The District government agreed yesterday in D.C. Superior Court that for the next 10 days it will not house residents in kitchen facilities at Oak Hill, a District juvenile detention facility in Laurel, after disclosures that a fire in a stove had injured several youths last month.

On Nov. 28, a fire broke out in an oven that was the only source of heat in a former kitchen at Oak Hill, where six juveniles had been housed, according to documents filed in court by the D.C. Public Defender Service, which was seeking an order to prevent such housing.

The juveniles "were locked in" and "had to bang on the door and yell to get the attention of a staff person to assist in putting out the fire," according to the court documents. Five of the youths received burns on their arms as they tried to extinguish the fire, the documents said.

In an affidavit filed in the case, a 16-year-old boy said that the youths "sleep crowded together on the floor," on thin mats with rodents running around the room.

During a hearing before Judge Ricardo M. Urbina, a lawyer for the District argued that the youths were housed in the former kitchen as an emergency measure "because of a sudden influx" of youths sentenced to the facility and that they had been moved to a dormitory last night. The District opposed a court order, but Urbina urged the government to make a binding promise in court that the kitchen would not be used again for 10 days, when a hearing is scheduled on a more comprehensive lawsuit filed by the Public Defender Service.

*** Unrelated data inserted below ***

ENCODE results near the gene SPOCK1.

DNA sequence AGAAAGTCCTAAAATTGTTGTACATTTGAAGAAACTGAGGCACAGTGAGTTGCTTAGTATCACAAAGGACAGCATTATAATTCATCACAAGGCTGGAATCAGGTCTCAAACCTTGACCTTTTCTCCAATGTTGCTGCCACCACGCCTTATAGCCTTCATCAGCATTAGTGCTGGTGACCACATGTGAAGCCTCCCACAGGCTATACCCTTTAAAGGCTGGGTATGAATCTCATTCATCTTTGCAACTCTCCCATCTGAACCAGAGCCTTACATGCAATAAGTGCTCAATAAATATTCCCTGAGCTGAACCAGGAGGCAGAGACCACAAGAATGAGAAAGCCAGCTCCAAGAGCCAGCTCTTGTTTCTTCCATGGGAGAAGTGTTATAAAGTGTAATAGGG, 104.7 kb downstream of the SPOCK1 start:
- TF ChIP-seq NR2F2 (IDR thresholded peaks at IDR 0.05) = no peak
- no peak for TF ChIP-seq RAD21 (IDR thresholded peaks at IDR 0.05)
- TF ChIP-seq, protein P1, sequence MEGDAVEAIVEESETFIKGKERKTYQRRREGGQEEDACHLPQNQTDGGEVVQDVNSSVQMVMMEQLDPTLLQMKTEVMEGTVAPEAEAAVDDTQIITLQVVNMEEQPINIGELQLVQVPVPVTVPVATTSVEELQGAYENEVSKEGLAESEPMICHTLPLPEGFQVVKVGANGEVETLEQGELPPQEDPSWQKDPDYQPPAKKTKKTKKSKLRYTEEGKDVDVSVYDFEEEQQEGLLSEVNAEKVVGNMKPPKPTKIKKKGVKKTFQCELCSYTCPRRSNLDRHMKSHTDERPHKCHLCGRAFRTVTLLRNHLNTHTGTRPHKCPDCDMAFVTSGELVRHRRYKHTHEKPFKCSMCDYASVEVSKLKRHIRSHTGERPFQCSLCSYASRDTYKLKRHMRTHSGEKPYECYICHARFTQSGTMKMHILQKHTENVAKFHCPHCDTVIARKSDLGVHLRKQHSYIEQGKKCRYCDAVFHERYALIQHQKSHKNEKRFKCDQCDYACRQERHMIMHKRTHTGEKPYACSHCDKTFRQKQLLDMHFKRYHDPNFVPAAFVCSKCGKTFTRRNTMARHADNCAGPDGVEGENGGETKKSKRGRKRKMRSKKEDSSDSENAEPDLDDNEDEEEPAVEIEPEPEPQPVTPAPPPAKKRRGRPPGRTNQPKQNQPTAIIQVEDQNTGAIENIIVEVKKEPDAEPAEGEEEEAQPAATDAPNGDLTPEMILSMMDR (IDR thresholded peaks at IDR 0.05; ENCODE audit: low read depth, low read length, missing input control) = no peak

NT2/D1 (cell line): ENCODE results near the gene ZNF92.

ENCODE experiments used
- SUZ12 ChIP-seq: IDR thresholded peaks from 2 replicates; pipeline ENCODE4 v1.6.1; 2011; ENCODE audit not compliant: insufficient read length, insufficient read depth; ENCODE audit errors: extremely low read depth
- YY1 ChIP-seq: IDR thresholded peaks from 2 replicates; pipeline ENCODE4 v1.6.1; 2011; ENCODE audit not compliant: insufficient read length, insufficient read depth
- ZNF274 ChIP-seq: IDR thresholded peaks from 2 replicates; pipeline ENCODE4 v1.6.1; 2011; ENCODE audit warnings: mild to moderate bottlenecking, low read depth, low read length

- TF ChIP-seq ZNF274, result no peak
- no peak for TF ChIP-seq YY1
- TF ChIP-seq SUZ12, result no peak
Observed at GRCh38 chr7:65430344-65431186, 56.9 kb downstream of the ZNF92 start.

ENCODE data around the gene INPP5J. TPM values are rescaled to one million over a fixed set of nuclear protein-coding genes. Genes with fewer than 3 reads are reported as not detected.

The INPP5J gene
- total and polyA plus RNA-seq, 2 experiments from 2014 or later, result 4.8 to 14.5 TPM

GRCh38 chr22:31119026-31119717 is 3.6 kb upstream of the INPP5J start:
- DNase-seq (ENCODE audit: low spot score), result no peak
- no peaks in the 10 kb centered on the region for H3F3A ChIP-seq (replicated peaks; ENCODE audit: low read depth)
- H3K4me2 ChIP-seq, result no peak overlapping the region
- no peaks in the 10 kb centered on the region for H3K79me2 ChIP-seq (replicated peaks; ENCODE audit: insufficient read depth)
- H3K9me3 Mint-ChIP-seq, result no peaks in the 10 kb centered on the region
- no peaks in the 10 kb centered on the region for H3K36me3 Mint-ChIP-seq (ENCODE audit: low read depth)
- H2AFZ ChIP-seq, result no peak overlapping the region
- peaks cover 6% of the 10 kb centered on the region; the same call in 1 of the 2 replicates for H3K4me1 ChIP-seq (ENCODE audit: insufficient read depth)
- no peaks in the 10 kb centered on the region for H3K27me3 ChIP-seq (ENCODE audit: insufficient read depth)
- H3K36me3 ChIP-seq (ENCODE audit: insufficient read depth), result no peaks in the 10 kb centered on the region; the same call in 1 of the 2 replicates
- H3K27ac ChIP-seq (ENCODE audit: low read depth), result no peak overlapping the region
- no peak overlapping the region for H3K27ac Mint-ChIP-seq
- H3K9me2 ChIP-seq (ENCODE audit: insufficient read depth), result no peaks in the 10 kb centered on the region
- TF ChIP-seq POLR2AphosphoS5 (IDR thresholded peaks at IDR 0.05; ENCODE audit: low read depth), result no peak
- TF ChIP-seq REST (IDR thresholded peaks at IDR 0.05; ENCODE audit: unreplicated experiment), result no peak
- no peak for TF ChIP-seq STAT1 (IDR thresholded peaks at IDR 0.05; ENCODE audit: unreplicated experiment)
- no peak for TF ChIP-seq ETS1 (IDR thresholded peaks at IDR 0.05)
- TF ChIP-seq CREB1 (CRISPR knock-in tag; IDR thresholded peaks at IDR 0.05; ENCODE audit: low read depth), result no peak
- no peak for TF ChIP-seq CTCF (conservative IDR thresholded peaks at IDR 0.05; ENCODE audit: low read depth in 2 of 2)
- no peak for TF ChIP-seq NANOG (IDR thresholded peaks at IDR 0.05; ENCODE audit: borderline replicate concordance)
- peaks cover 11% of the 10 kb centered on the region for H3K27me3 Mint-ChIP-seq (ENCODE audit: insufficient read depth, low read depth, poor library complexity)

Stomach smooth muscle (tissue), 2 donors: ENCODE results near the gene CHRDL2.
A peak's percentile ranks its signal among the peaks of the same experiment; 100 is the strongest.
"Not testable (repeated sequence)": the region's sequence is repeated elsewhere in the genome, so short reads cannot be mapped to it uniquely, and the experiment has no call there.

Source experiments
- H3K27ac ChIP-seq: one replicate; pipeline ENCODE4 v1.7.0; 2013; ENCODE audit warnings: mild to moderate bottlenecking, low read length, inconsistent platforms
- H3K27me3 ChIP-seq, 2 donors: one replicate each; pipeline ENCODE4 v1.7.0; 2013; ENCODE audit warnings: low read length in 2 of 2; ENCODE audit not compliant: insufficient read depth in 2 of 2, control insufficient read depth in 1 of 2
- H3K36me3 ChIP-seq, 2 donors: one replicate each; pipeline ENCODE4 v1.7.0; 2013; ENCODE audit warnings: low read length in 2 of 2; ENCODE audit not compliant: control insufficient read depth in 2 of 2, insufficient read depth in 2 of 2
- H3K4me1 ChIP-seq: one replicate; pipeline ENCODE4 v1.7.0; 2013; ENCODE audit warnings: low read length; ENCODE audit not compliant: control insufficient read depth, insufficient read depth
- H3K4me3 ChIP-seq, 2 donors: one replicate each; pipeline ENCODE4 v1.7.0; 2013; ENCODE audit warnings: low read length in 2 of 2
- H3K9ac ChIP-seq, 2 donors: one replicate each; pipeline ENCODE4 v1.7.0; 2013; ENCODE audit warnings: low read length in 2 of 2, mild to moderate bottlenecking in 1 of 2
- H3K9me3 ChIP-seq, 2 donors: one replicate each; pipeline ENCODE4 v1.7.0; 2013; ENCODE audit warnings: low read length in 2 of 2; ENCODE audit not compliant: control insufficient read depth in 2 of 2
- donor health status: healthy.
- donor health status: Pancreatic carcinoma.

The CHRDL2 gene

That suit claims that conditions at Oak Hill and Cedar Knoll, a second detention center, violate numerous city codes and federal laws.

After the hearing yesterday, Patricia Quann, D.C. youth administrator, said the stove had been removed immediately after the fire, and added, "The idea of getting warmth in the room obviously overrode people's knowledge that you're not to be using a stove for heating."